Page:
Abstract class variables do not need to be reference parameters in C++.
The only thing that makes a class in C++ abstract is if it has a virtual function that must be handled:
virtual void ThisFunctionMustBeHandled() = 0;
So the only requirement when using an abstract class is that any classes derived from it must have definitions for any pure virtual functions.
I know that in c++( when doing object oriented) everything is a pointer to an object, so why is the above an exception? I am thinking it is because abstract classes in C++ can have purely virtual methods, so is this reference pointer used to get us the offset into the portion of the virtual method table for that object?
Not every member that is a class must be a pointer to an object either.
OtherClass other; // Not a pointer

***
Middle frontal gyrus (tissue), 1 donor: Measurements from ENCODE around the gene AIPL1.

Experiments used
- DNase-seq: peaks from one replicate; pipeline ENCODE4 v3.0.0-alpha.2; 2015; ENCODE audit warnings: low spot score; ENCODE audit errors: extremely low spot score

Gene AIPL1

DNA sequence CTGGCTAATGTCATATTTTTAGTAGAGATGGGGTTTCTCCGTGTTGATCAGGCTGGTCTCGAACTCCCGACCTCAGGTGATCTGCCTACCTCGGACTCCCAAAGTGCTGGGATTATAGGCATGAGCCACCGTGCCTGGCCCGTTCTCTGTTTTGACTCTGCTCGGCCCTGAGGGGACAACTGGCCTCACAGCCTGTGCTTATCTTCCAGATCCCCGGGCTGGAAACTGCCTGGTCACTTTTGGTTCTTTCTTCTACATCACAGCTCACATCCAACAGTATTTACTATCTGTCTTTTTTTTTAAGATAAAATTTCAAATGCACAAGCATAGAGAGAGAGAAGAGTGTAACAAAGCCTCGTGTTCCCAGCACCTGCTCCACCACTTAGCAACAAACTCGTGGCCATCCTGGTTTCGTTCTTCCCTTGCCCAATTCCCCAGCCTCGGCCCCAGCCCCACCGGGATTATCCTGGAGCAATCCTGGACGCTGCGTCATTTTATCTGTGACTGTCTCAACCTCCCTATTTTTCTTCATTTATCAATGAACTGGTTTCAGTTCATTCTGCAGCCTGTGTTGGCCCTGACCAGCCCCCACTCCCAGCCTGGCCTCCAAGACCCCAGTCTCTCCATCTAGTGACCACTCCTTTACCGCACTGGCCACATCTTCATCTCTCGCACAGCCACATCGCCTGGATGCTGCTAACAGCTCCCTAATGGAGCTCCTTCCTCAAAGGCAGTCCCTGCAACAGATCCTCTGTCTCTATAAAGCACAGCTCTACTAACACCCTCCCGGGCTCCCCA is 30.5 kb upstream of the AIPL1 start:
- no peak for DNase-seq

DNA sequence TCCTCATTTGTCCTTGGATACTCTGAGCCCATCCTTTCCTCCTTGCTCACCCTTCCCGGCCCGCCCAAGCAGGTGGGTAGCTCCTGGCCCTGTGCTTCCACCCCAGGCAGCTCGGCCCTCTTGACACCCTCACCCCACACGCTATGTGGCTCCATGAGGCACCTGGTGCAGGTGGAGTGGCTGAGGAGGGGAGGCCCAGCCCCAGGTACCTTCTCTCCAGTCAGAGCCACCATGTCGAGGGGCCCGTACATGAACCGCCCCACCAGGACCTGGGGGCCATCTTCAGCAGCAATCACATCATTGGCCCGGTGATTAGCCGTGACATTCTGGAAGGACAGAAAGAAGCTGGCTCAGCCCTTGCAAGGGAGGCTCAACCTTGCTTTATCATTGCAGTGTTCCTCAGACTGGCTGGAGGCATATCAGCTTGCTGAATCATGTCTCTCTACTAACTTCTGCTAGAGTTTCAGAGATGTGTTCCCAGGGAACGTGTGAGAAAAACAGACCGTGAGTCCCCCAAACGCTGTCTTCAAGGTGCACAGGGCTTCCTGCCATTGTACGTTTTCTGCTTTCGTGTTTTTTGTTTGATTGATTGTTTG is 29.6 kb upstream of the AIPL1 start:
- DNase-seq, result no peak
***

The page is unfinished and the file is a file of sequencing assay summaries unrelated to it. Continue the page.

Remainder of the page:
Originally Posted by joemaniaci
Well you access objects in C++ using pointers, with an object of an abstract class, it is a reference, why?
You access objects in C++ using either pointers or references, just like any other variable.
Having a reference to an abstract class is pretty rare, usually you're going to have a reference/pointer/instance to one of the derived classes.
Edited by lordikon - 5/5/11 at 1:36pm
OtherClass other; // An instance of a class
OtherClass& otherRef; // A reference to an instance of a class, reference members are somewhat uncommon by the way.
OtherClass* otherPtr; // A pointer to a class
// Accessing the members